A New Take on New Year’s Resolutions
The calendar turned over into a new year, and with the shift comes the opportunity to take stock of what went well in the last year, and what could be better in this new one. Our culture surrounds us with messages of constant improvement. The blank slate offered by the transition into January often is full of potential. However, for many of us on healing journeys, a start of a new year can be linked to increased anxiety, seasonal depression, and feelings of not being enough.
This year, we’re encouraging a different way of approaching the pressure that comes with the season of fresh starts and resolutions.
Poet Donna Ashworth writes,
“Why do we start a new year, with promises to improve?
Who began this tradition of never-ending pressure?
I say, the end of a year, should be filled with congratulation, for all we survived.
And I say a new year should start with promises to be kinder to ourselves, to understand better just how much we bear, as humans on this exhausting treadmill of life.”
She goes on to suggest there is another way to be present and kind to ourselves in a new year.
Yes, there are benefits to making resolutions, setting goals, and vocalizing your intentions for the new year. However, Discoverhealthyhabits.com shares, “According to a 2016 study, of the 41% of Americans who make New Years resolutions, by the end of the year only 9% feel they are successful in keeping them.” Something is not working in how we are setting goals and failing to follow through.
What if this year you could offer yourself more grace and compassion in the fresh month of January?
Clear outcomes and a strong support system can help make your intentions become realities in the year ahead. Too often, we set big, lofty goals without concrete ways of following through, or ways to know how to measure success.
Coach, business woman, and contributor to Forbes, Kathy Caprino suggests a new strategy for setting goals and intentions in the new year. She states, “What are the key themes that I want to expand on and bring into focus next year, and for what desired outcomes? Then I create a concrete plan with steps and milestones for achieving what I believe will generate more happiness and reward. And I get outside help when I need it, to continually assess these plans and steps.
This year, we invite you to start small, and think about one or two outcomes in each of the following categories that you’d like to experience.
Mind - How can you nourish and take care of your mind this year?
Finding emotional balance and working on mental health is no easy task. How can you partner with new supports as you work on your journey towards wellness?
Perhaps this is the year you find a caring therapist, or try new modalities to integrate past wounds and trauma. Healing work can be successful with intention and focus. Make a list of who you can call upon when stress is overwhelming.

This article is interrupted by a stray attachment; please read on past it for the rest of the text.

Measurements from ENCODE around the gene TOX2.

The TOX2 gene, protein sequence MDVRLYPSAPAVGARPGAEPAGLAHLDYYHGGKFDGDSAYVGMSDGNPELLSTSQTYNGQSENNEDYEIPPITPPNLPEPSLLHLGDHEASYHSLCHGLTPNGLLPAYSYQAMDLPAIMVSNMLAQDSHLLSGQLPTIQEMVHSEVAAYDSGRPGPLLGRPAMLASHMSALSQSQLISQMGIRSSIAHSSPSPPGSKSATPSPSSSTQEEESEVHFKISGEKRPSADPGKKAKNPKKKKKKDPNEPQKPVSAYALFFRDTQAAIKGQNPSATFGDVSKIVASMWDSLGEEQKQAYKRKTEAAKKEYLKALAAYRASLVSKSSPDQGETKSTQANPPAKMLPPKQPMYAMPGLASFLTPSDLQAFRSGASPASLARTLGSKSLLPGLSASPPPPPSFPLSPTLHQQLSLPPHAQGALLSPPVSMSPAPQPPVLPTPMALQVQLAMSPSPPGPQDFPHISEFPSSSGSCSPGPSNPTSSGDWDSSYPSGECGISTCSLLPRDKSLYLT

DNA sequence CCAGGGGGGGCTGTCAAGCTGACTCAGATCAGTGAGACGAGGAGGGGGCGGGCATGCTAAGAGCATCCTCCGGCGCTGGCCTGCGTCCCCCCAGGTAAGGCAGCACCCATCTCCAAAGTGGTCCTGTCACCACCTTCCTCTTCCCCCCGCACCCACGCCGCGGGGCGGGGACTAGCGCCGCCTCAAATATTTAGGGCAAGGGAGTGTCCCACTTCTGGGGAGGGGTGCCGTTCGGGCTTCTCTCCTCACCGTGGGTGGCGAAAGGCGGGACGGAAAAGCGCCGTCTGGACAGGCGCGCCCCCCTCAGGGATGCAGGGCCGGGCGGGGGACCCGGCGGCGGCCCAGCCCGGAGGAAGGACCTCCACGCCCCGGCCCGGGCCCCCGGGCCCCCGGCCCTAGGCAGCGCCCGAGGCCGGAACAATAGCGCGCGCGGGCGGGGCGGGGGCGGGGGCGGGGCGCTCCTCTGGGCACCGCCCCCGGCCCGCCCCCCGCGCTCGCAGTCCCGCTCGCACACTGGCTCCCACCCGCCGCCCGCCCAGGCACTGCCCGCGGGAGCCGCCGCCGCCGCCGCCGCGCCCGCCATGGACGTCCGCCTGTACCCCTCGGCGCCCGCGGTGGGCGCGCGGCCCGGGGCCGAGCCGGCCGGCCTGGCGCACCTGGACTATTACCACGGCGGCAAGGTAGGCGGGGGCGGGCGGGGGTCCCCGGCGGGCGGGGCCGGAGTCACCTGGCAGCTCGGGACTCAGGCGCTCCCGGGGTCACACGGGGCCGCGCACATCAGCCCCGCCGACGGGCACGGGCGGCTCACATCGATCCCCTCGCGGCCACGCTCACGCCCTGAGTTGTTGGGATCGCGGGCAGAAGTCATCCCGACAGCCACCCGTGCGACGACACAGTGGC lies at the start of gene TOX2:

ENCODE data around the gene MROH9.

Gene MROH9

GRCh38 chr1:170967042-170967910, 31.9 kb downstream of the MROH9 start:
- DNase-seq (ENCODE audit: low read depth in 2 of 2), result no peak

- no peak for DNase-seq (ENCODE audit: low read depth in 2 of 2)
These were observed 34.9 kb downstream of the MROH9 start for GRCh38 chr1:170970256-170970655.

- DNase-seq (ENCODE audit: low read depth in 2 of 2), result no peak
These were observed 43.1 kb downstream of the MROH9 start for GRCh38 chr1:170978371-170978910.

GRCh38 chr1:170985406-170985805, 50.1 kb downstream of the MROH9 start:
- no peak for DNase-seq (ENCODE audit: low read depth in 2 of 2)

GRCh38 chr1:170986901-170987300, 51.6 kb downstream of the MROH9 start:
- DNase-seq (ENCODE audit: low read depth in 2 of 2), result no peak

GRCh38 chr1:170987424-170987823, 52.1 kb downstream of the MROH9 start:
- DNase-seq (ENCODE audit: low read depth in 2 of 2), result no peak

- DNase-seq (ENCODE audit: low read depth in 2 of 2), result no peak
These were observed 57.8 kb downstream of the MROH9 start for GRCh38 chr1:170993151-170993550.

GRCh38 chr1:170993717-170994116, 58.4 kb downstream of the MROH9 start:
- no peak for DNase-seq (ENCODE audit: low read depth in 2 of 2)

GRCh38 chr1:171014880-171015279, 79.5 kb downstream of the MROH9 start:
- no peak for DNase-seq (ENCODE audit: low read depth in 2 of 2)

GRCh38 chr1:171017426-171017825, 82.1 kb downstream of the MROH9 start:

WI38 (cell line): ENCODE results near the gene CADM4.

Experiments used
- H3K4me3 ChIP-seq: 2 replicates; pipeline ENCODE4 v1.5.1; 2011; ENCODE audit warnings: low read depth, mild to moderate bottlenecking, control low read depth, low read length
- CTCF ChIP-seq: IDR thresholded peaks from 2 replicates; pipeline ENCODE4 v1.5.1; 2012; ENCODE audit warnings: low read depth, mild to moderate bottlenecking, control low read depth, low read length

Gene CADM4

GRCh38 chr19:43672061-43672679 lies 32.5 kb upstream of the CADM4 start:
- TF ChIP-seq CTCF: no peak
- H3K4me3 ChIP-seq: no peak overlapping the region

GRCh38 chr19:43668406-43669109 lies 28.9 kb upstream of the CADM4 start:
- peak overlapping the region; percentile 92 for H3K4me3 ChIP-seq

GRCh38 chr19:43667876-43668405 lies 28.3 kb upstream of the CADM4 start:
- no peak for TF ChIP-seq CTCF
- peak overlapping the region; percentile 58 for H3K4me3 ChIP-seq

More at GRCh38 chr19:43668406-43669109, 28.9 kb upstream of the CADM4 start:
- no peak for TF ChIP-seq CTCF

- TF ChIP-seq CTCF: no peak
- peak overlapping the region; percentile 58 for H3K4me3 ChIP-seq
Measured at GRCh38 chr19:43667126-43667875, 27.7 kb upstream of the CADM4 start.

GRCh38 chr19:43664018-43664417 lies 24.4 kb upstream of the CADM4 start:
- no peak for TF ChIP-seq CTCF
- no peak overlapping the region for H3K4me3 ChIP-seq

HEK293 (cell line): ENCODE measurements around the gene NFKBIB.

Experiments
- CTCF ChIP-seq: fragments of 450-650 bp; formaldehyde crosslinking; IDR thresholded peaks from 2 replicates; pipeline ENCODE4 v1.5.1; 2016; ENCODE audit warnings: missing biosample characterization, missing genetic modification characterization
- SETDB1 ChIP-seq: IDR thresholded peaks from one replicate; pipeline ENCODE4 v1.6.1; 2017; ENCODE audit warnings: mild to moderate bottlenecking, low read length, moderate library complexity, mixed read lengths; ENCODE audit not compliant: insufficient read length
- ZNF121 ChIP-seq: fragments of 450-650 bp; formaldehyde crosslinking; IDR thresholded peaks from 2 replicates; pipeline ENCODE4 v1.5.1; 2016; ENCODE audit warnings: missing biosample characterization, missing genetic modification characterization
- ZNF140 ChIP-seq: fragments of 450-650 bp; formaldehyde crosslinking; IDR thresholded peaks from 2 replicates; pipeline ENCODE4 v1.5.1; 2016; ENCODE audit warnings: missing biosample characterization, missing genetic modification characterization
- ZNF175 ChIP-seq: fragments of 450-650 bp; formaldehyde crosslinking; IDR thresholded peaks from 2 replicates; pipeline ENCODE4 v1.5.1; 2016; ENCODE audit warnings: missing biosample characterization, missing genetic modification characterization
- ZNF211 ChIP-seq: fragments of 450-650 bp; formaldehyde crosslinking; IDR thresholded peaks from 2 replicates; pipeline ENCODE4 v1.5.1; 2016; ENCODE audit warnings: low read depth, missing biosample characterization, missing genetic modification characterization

You can also find a new activity to keep your brain working creatively. Find a crossword puzzle, or a book of logic, or embark on an art class to try something you’ve never done before. Giving yourself permission to be a beginner can be a beautiful way to get your neurons firing in positive ways.
Body - How can you nourish and take care of your body this year?
There are a multitude of choices on how to better care for your body. Often we think we need to sign up to run a marathon, or go all in on a new fitness routine to totally transform ourselves. How could you take a gentle approach instead?
Health.harvard.edu instead shares, “By working out, going on a meditative walk by yourself, or going for a synchronized walk with someone, you may gain access to a “back door” to the mental changes that you desire without having to “psych yourself” into feeling better.”
What are one or two small tweaks you could make to your daily schedule to add in more physical movement. Maybe you add a standing desk to your home office, or incorporate a stretching routine into your lunch break. Maybe you find a friend to walk with you around the neighborhood for fifteen minutes. There are also thousands of short, free, exercise clips on YouTube that you can try throughout the course of the week.
Taking care of your body also includes intention around diet, nutrition, and intake of foods and drinks that nourish your system. Be sure to eat a balanced diet full of fruits, vegetables, whole grains and lean proteins.
Spirit - How can you nourish and take care of your spirit this year?
Mark Hyman, MD, founder of The UltraWellness Center, writes, “Your spirit is your deepest sense of self, an invaluable aspect of life that, all too easily, can be pushed aside when things get hectic.”
In the noise of American culture, we sacrifice our inner voices and our deepest desires in the stream of busyness. How can you slow down with intention to listen to what your inner wisdom is guiding you towards?
How will you tune in to your deepest sense of self this year? Some ideas include using a meditation app, journaling, or writing Post-it Notes with affirmations and sticking them in places you frequently work. You are a beautiful human being. What forces get in the way of remembering that truth?
We’ll end this month with a quote from compassion researcher Kristen Neff. She shares, ““Rather than wandering around in problem-solving mode all day, thinking mainly of what you want to fix about yourself or your life, you can pause for a few moments throughout the day to marvel at what’s not broken.”
As you head into 2023, remember the many things that are going right. And for the areas you are looking to improve, the team at Aspen Ketamine Center is ready to partner with you on your goals, intentions, and resolutions for the year ahead. In true partnership, we are cheering you on.